Our Philosophy

Festina lente
-make haste...slowly

Saturday, February 2, 2013

Photo Update - Candlemas 2013

 A couple photos of a recent project, stacking functions in a tiny house.  Remember that 4 of us live in a 320 s.f. wall tent, so floor space is certainly at a premium!  (And there is no real possibility of loft space in a tent like this...).  Bathing was a need that had to come in from the cold, so to speak, as we ran out of money to finish our bath-house, but there wasn't enough room to give the tub a dedicated corner.  So...voila!

I built a tabletop for the clawfoot tub out of 1x6 yellow pine, fit onto cleats that sit snugly inside the edges of the tub.  A 1" x 3/4" pine strip is glued and brad-nailed onto each end to give it extra structural rigidity.  The whole works was then sanded smooth and finished with three coats of linseed oil.
 
The table-tub is plumbed through the floor, where it empties its contents into the retention structures of the  young orchard out back.
 
 
Remove table top and there you go - nice deep clawfoot ready for action.


On a fine sunny day in early January when the temperature outside hit 70 degrees, the table is comfortably set for 6.  Just pull up a few chairs around the outside. 

One of the main thrusts of daily life around here, as I suspect it is just about anywhere else, is keeping the dirt outside the house.  Here is our very inexpensive method for doing so.  Hang the damp clothes by the wood stove for a day or so, repeat cycle.  It's a big job if the laundry piles up for more than two days.  Behavioral innovation underway.
 
 
Here's a shot of the developing garden in mid-winter.  Notice that the contour swales are doing their job of collecting water and fertility quite well.  All of this moisture and biomass would end up somewhere downhill of this spot if the swales weren't there.  The greens bed in the low tunnel is doing very well.  We are eating from it with some regularity, even now.


Here's a close-up of the contour swale system doing it's thing.  I didn't put any of these leaves in the garden, but the soil underneath is moist and protected all the same, full of worms, perpetually enriching the system.  One thing I have added is a little soybean meal, sprinkled over the beds, as additional feed for soil microbes and earthworms.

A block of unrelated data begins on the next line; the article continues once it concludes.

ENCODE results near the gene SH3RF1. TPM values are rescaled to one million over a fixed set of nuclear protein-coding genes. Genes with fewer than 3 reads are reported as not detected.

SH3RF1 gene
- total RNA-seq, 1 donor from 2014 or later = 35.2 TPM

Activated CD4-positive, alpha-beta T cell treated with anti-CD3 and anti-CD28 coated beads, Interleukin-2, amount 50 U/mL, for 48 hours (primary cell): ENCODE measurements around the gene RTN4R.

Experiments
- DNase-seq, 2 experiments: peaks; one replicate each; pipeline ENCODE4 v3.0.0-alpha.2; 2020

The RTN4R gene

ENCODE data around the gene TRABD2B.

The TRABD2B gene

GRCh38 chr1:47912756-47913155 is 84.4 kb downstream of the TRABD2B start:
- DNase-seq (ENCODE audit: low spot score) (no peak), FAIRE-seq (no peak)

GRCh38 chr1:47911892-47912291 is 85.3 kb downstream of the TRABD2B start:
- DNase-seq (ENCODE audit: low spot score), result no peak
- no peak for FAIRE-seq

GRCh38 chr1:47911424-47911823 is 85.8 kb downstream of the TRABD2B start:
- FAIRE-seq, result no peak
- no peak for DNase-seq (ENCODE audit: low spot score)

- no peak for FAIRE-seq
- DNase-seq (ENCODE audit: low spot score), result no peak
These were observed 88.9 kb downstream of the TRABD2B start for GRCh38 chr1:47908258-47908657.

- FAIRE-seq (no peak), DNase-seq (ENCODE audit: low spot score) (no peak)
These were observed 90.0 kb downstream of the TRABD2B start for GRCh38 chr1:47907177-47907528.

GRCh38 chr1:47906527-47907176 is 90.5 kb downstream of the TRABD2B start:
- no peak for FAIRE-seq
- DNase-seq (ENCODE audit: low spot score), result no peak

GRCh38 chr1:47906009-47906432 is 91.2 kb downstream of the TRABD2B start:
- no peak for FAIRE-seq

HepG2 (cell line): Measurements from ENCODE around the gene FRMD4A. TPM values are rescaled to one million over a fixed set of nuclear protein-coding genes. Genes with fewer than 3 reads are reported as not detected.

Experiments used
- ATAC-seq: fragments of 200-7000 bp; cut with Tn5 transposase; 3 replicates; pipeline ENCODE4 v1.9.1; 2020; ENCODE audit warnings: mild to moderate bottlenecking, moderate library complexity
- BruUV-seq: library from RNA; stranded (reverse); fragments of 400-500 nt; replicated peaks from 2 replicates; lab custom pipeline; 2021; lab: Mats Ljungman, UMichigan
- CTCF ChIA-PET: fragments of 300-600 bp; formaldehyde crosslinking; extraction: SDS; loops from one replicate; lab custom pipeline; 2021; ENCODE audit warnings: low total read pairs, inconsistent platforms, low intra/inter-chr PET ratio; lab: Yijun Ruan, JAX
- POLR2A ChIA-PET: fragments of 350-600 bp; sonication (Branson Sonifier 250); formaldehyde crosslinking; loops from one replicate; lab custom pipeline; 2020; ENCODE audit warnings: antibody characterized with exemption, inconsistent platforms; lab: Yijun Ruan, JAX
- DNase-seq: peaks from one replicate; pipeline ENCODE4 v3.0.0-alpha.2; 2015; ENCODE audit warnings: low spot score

Long-time internet pal, LewisLucanBooks, informed me that bamboo can be "steered" in the direction we want it to grow by the application of fertility in that direction.  Here I've harvested a secondary yield from my meat rabbit operation....


...And applied it uphill of some young timber bamboo I'm growing to block the view of my house and workshop from incoming traffic.  The timber bamboo will, in turn, provide me with giant poles for construction projects, free self-regenerating gutters for water capture and dispersal, and any unwanted shoots can be cut off and fed back to the rabbits.


Remember that any new terra-forming tends to yield an opportunity to direct overland water flow.  This improved pathway naturally feeds into the basin around a young Winesap apple tree.  A few minutes with the grub hoe and this tree becomes virtually self-watering.


Well, that's it for now.  The children are calling me in on their cellulose telephones.


Till next time, all our best from Small Batch.  And happy Candlemas...
Cheers,
Tripp out.